Argentina now officially recognizes nonbinary people. The country became the first in Latin America to allow citizens to mark their gender as X on their national identity documents.
President Alberto Fernández made the change by decree, reported The New York Times. It follows a recent law that he signed that allows one percent of Argentina’s public sector jobs to be reserved for trans people. The country’s congress approved the law in June.
“We have the need to expand our minds and realize that there are other ways to love and be loved and there are other identities besides the identity of man and the identity of woman,” Fernández said in a ceremony last Wednesday, according to the paper. He gave out the first three IDs with the nonbinary markers at the event. “And they must be respected.”
Several U.S. states allow for the marker. Other countries that have the marker include New Zealand, Canada, Malta, Nepal, Australia, and Pakistan.
The U.S. State Department announced last month that it was in the process of making a marker for passports.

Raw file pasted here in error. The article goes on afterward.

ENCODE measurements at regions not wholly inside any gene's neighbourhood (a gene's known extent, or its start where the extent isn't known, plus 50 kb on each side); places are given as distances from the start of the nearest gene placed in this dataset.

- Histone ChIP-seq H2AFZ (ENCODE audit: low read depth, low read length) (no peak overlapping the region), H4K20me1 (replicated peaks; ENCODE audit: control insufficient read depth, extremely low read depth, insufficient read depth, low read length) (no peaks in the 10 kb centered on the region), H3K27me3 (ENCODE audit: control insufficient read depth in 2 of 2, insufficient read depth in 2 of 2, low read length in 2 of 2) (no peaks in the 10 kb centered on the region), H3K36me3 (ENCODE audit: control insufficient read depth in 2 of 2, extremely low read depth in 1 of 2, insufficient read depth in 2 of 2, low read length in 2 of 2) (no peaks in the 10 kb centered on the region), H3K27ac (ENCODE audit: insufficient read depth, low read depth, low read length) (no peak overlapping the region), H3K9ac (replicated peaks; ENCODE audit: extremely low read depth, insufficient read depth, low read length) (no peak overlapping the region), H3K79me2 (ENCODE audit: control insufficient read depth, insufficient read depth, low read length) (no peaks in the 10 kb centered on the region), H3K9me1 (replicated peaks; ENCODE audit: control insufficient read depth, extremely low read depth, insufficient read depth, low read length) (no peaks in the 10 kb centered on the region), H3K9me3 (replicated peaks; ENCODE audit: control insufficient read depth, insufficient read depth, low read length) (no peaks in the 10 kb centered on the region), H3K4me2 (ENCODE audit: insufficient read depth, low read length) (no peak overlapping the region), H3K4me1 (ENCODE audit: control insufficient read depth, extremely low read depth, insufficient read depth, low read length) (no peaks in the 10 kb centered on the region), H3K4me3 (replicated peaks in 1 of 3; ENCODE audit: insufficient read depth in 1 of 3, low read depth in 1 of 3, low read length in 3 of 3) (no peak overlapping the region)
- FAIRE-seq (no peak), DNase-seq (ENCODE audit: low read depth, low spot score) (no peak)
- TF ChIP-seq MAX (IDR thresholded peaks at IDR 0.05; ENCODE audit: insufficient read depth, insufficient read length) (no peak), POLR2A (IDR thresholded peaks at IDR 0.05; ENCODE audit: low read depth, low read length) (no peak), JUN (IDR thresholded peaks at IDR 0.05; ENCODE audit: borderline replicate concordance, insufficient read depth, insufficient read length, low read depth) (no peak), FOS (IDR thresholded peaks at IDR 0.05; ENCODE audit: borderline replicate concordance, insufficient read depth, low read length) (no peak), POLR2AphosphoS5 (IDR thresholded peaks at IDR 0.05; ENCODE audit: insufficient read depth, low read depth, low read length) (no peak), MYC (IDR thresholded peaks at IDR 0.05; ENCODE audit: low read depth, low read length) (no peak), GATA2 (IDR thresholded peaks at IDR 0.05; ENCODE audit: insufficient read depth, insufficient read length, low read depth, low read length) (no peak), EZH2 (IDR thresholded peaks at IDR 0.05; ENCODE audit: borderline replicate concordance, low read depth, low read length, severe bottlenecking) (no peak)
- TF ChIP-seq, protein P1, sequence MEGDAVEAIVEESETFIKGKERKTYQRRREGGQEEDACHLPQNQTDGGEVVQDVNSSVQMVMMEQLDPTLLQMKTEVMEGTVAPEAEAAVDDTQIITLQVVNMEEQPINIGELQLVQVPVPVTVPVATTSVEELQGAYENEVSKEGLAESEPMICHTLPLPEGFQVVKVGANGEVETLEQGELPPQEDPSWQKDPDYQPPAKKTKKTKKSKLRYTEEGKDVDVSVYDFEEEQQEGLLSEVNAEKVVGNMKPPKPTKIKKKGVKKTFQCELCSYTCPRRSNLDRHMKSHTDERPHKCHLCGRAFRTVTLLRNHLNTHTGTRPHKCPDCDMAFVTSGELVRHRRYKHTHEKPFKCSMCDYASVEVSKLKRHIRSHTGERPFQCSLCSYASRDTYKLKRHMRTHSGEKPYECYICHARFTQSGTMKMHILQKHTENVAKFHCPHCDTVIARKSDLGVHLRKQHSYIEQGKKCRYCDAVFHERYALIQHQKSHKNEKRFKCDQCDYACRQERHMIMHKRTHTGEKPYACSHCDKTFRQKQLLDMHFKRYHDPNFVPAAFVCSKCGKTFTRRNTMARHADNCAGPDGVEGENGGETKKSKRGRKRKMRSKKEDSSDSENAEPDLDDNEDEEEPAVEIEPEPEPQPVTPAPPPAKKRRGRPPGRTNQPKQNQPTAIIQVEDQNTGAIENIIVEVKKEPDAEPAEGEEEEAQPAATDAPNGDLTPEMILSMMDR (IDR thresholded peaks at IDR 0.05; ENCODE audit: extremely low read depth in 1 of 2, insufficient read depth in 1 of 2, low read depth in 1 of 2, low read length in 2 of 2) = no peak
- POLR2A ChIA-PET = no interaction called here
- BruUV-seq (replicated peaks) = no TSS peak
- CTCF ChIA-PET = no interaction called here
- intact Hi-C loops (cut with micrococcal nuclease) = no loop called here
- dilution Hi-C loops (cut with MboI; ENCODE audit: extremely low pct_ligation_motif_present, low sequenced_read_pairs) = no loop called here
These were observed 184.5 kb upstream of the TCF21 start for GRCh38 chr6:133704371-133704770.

One of the people who received the passport on Wednesday included Gerónimo Carolina González Devesa, a 35-year-old doctor.
“For the first time I can say my full name and feel like it’s legal,” they told the Times. “It’s the end of a long battle.”
González made history in 2018 after winning a court case to become the first person to leave their gender blank on their birth certificate. However, they couldn’t receive a similar national ID.
Fernández said the marker was not the ideal solution, reported The Washington Post.
“I hope one day we get to the point where IDs don’t say if someone is a man, woman, or anything else,” he explained.